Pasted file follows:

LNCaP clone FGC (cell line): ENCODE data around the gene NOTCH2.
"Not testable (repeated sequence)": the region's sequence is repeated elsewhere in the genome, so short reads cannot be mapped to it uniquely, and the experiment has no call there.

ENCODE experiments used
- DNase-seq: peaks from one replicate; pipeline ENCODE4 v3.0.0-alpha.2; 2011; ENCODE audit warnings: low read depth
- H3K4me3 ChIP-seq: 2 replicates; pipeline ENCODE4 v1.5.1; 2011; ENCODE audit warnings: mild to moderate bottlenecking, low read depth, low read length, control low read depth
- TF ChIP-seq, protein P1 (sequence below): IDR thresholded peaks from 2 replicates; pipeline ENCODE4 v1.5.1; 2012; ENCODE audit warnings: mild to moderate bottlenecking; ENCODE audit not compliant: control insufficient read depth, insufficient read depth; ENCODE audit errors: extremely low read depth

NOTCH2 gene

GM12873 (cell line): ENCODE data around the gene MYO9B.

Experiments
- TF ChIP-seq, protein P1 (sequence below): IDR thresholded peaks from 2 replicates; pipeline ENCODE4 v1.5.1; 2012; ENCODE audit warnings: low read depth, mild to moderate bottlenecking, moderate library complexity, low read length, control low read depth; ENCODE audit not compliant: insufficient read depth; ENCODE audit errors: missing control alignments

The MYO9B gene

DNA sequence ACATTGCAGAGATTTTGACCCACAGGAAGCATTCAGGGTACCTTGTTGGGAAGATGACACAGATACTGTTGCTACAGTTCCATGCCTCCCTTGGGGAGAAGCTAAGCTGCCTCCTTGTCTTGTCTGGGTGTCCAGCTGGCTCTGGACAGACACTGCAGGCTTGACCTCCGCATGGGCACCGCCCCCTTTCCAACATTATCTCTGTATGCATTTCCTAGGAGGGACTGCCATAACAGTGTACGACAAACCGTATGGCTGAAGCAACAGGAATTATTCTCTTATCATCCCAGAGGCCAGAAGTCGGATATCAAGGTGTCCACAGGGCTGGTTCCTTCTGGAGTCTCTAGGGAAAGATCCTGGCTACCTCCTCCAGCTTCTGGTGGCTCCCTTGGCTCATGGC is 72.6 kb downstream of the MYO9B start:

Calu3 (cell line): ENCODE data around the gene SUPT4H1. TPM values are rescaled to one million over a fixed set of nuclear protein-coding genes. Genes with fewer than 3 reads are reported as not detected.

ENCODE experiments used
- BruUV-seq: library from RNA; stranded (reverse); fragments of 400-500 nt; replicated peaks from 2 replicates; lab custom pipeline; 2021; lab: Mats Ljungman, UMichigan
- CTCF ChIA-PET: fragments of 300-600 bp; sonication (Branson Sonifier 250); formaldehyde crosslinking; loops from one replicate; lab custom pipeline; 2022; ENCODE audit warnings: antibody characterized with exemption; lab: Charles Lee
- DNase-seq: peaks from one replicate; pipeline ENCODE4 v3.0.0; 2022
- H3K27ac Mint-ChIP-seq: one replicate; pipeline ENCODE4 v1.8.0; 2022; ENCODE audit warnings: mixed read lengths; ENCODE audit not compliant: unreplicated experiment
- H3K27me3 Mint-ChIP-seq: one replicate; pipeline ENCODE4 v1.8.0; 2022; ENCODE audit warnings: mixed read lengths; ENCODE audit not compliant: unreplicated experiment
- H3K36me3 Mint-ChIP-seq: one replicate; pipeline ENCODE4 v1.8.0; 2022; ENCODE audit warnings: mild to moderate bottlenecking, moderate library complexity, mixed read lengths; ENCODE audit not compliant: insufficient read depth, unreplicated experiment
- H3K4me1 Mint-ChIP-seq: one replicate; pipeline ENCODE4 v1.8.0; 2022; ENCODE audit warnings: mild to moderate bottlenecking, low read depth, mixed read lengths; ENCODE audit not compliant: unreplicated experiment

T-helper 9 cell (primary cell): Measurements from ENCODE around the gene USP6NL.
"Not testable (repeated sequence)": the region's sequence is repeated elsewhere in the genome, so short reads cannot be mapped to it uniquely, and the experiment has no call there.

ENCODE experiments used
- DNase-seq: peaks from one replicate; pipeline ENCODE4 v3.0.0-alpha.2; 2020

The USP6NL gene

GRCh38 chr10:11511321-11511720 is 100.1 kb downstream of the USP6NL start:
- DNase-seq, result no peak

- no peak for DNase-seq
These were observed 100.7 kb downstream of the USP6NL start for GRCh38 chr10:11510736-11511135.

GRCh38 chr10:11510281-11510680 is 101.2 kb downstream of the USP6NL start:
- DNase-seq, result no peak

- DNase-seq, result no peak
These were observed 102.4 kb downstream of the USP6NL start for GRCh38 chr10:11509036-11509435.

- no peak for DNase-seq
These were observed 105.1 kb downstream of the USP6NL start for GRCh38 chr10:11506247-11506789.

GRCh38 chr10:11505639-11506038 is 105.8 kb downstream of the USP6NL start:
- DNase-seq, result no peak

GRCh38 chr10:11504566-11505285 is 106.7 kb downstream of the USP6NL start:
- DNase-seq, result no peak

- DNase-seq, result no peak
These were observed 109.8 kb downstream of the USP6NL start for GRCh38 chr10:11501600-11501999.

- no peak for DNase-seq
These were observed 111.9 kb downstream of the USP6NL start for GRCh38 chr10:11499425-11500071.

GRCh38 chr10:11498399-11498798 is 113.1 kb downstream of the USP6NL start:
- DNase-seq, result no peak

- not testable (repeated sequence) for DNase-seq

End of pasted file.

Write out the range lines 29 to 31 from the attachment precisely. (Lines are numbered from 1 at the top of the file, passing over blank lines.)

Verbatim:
- no peak for DNase-seq
These were observed 100.7 kb downstream of the USP6NL start for GRCh38 chr10:11510736-11511135.

GRCh38 chr10:11510281-11510680 is 101.2 kb downstream of the USP6NL start: